Hubbard is a fluid, athletic edge rusher, stemming from his time in high school where he actually played safety. He also has strong hands to rip away from blocks to get free and get to the ball.
Jake: RB Nick Chubb, Georgia
Chubb is just a solid fundamental running back. He has more athletic upside than most let on, and he his knee appears to be fully healed. He will be consistent between the tackles in the NFL.
Joe: TE Mike Gesicki, Penn State
An absolute freak athlete. Gesicki is not going to be a blocker. But, he will be a player you can put out wide to create mismatches as he can outrun linebackers and then use his size and jumping ability to win over top of defensive backs.
Jake: LB Leighton Vander Esch, Boise State
Vander Esch has some concerns about his medicals and some have been rumored to have removed him completely. If a team can get past that issue you will see a linebacker prospect who covers the field well in run support and produced some nice plays against the pass this season.
Joe: WR Auden Tate, Florida State
Tate has so much potential with the combination of size and athleticism. He is a receiver who could be better in the NFL than he was in college.
Jake: DT Harrison Phillips, Stanford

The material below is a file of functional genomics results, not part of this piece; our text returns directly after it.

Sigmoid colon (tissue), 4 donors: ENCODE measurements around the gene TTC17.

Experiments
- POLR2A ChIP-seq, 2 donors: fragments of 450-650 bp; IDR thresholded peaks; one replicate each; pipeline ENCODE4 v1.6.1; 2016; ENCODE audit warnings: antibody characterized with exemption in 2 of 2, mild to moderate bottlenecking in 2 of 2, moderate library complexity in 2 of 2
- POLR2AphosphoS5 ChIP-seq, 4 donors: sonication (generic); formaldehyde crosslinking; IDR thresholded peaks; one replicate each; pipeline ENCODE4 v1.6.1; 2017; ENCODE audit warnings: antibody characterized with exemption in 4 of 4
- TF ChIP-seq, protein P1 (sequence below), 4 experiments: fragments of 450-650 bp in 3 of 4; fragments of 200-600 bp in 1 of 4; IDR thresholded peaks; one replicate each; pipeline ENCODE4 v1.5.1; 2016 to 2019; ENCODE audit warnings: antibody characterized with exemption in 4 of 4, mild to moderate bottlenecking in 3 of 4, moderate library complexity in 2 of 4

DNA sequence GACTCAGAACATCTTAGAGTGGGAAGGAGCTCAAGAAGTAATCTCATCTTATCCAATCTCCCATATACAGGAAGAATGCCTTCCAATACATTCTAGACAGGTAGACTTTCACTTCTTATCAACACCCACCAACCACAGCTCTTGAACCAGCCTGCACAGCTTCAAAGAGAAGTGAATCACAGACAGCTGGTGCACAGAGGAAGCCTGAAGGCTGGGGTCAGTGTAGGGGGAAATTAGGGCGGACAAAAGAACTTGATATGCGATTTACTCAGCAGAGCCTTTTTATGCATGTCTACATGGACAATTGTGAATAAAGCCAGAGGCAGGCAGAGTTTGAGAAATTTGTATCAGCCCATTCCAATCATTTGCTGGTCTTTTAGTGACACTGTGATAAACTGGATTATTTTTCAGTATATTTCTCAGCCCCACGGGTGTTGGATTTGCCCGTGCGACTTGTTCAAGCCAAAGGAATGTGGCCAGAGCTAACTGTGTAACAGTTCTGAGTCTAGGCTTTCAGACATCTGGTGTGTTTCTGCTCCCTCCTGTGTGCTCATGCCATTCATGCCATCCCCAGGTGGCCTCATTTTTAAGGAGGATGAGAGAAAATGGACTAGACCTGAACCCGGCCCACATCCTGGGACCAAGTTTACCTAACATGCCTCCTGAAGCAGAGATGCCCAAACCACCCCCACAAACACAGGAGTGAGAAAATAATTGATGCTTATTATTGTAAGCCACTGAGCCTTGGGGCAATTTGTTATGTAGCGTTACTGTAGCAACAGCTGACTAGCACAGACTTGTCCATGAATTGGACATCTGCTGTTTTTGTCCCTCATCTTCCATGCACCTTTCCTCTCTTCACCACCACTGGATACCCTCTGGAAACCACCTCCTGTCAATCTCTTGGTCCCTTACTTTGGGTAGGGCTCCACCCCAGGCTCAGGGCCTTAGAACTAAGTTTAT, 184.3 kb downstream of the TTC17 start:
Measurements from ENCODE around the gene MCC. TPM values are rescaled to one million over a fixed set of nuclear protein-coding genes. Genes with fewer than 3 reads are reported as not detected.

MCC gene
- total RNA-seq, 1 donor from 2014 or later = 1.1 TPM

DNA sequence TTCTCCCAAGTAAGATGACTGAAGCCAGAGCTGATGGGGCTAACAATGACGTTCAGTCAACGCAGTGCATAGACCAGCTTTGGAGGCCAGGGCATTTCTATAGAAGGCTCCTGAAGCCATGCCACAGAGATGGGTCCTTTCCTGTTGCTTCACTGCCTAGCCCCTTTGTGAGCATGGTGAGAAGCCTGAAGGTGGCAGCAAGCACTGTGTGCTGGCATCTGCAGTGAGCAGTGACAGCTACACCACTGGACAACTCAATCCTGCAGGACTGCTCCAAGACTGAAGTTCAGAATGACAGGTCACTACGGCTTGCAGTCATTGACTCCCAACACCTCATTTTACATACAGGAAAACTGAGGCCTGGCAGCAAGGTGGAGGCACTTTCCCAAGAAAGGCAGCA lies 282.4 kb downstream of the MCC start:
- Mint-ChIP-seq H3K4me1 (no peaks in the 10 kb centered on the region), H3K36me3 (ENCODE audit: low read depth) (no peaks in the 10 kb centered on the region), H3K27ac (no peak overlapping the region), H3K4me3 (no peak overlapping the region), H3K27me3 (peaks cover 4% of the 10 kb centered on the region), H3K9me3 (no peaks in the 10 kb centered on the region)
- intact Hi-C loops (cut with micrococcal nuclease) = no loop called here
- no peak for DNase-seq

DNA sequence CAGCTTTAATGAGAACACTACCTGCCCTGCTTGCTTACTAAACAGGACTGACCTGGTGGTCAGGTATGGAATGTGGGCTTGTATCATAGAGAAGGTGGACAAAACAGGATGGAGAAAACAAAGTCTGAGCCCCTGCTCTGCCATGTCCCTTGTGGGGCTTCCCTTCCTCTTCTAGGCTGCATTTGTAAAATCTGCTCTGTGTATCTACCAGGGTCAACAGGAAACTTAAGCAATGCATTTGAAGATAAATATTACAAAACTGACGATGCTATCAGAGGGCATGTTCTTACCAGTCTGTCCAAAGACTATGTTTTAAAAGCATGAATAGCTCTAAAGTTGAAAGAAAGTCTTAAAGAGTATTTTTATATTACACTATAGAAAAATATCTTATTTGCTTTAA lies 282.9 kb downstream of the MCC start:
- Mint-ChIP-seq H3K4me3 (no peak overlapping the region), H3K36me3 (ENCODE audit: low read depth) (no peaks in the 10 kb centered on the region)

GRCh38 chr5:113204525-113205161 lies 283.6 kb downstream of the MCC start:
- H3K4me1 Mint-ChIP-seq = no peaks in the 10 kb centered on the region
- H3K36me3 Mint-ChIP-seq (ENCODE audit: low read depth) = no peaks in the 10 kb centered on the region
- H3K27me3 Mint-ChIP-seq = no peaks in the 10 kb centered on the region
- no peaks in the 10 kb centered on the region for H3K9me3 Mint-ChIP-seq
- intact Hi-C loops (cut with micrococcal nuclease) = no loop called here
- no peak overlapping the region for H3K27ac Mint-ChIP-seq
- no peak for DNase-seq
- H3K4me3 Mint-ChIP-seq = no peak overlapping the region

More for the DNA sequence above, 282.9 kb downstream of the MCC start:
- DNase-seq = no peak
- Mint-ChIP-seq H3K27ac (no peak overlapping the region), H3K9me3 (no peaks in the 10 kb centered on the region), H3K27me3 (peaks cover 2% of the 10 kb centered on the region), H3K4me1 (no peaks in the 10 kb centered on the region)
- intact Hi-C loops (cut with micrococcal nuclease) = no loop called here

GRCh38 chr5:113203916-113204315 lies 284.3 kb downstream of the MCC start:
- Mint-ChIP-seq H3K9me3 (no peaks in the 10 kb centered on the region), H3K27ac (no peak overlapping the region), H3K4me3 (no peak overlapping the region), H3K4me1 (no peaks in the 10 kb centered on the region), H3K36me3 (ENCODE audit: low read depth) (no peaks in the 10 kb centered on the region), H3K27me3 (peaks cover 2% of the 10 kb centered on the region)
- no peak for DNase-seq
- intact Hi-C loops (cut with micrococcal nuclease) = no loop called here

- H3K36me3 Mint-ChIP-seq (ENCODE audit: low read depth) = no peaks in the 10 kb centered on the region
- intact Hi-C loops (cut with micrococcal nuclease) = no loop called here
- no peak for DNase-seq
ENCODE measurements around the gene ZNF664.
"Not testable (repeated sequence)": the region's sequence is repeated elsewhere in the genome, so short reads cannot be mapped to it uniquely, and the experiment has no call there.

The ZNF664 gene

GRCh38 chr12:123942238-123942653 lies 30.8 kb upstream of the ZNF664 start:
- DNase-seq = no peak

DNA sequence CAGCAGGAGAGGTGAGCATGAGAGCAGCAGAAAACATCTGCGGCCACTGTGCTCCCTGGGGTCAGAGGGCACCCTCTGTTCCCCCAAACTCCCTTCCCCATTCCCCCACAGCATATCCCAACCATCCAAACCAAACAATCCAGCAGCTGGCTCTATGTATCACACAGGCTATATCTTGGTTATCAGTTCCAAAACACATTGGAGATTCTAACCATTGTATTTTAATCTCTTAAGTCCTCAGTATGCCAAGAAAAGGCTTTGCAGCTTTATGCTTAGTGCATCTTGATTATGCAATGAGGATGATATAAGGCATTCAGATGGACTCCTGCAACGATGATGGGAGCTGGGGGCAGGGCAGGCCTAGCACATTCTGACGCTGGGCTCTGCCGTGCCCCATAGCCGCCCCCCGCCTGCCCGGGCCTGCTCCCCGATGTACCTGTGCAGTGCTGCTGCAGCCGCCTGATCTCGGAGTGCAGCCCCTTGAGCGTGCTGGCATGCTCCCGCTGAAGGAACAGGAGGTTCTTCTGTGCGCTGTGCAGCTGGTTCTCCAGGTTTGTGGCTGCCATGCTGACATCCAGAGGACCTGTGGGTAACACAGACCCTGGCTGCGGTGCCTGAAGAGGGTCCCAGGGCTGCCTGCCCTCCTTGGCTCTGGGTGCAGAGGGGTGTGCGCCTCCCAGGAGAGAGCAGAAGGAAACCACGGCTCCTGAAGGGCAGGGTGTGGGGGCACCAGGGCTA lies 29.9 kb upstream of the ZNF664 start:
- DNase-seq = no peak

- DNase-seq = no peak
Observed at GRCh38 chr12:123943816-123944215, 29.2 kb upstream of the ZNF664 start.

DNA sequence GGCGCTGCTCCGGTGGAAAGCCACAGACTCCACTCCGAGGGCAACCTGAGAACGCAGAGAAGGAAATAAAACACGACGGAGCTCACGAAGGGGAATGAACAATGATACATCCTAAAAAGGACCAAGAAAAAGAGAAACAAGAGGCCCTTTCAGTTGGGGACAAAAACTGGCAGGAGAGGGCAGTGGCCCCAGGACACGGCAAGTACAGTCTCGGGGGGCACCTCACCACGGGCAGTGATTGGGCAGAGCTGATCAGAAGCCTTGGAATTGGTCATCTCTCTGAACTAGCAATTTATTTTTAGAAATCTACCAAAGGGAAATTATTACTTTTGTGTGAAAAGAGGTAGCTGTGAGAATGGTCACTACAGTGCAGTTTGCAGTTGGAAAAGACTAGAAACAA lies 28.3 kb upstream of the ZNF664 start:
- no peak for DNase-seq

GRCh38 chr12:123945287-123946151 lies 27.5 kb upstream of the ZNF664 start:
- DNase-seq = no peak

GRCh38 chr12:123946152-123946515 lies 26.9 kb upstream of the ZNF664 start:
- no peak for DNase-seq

Phillips is an old school prospect type who led his defense in tackles from the interior of Stanford’s defensive line. He produces, led the combine in bench reps, and has high character.
Joe: WR D.J. Moore, Maryland
Moore received no favors playing at Maryland, playing with some really poor quarterback play. Moore has the athleticism to be a playmaker and a big play producer.
Jake: CB Isaiah Oliver, Colorado
Oliver might be this class’s best man to man cover corner on par with Denzel Ward but his immunity to tackling gives some scouts a reason to pause.
Joe: RB John Kelly, Tennessee
Kelly is another “my guy.” He has good agility to elude defenders and make things happen out of nothing. But even though he is not a big back, he has the ability to run through tackles and show some power in his running style.
Jake: WR Christian Kirk, Texas A&M
Kirk didn’t test as well as I wanted him, especially in quick change of direction, but his film pops with a player who has long strides in the open field and will help extensively in the return game.
Joe: S Armani Watts, Texas A&M
Armani Watts is an athletic safety who can fly downhill. He is a complete safety, affecting the run and pass game, who can set the tone for the entire defense.
Jake: OT Tyrell Crosby, Oregon
Crosby will be in high demand on day two as the film shows a nasty run game finisher with athletic upside to mold well into the right tackle position in the NFL.
Joe: RB Sony Michel, Georgia
Michel is yet another talented running back in this loaded class. He is an elusive runner with good vision, but also good balance to take on contact and continue to move forward.
Jake: DE/OLB Lorenzo Carter, Georgia
Carter fills out my big board as a high upside edge rusher who tested much better than his film. Teach him moves to get after the quarterback and he may prosper quickly.